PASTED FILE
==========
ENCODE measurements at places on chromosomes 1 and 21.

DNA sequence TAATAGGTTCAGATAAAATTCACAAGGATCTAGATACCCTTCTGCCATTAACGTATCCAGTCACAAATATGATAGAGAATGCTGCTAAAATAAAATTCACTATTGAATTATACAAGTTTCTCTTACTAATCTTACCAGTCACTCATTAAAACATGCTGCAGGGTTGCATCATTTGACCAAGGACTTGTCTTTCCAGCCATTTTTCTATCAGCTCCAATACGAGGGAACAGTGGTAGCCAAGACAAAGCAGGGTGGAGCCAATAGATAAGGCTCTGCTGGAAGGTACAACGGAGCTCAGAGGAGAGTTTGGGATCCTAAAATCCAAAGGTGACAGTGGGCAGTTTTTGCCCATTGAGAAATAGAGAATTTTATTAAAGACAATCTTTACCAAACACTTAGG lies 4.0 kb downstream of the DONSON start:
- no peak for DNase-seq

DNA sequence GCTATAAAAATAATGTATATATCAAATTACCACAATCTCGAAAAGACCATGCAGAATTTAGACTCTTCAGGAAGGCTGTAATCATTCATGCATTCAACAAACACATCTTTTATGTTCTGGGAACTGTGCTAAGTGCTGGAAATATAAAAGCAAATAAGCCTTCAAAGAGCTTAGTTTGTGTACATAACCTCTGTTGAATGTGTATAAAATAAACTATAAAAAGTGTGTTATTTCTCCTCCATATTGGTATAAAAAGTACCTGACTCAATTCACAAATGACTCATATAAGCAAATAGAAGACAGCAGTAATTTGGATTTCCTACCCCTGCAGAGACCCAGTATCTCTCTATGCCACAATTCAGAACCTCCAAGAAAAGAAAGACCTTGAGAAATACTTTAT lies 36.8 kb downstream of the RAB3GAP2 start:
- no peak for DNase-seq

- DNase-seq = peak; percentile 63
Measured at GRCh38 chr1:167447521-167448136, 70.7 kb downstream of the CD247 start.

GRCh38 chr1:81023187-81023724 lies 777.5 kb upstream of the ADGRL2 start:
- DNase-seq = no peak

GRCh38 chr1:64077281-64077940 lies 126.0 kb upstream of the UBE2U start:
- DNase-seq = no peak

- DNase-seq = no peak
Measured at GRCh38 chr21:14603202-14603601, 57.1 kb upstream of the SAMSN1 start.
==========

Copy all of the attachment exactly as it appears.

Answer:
ENCODE measurements at places on chromosomes 1 and 21.

DNA sequence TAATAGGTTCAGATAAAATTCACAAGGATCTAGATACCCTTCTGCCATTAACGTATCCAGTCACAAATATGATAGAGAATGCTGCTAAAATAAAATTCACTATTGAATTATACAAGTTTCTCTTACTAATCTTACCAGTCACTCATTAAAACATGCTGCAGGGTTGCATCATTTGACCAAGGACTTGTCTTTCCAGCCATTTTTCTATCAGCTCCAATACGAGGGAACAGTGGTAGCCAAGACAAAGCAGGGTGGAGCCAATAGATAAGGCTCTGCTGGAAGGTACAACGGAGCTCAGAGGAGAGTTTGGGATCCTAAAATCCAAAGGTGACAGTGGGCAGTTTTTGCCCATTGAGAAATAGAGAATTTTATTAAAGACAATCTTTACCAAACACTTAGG lies 4.0 kb downstream of the DONSON start:
- no peak for DNase-seq

DNA sequence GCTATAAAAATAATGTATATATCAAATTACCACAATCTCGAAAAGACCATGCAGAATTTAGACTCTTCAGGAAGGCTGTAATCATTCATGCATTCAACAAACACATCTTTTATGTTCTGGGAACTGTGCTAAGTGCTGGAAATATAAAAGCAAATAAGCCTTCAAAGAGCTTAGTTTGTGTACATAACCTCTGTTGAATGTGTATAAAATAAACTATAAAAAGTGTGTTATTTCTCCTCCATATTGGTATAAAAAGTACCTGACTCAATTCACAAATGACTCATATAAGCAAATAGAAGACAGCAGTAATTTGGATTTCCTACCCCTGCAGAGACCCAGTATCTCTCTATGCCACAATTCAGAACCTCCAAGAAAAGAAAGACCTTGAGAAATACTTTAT lies 36.8 kb downstream of the RAB3GAP2 start:
- no peak for DNase-seq

- DNase-seq = peak; percentile 63
Measured at GRCh38 chr1:167447521-167448136, 70.7 kb downstream of the CD247 start.

GRCh38 chr1:81023187-81023724 lies 777.5 kb upstream of the ADGRL2 start:
- DNase-seq = no peak

GRCh38 chr1:64077281-64077940 lies 126.0 kb upstream of the UBE2U start:
- DNase-seq = no peak

- DNase-seq = no peak
Measured at GRCh38 chr21:14603202-14603601, 57.1 kb upstream of the SAMSN1 start.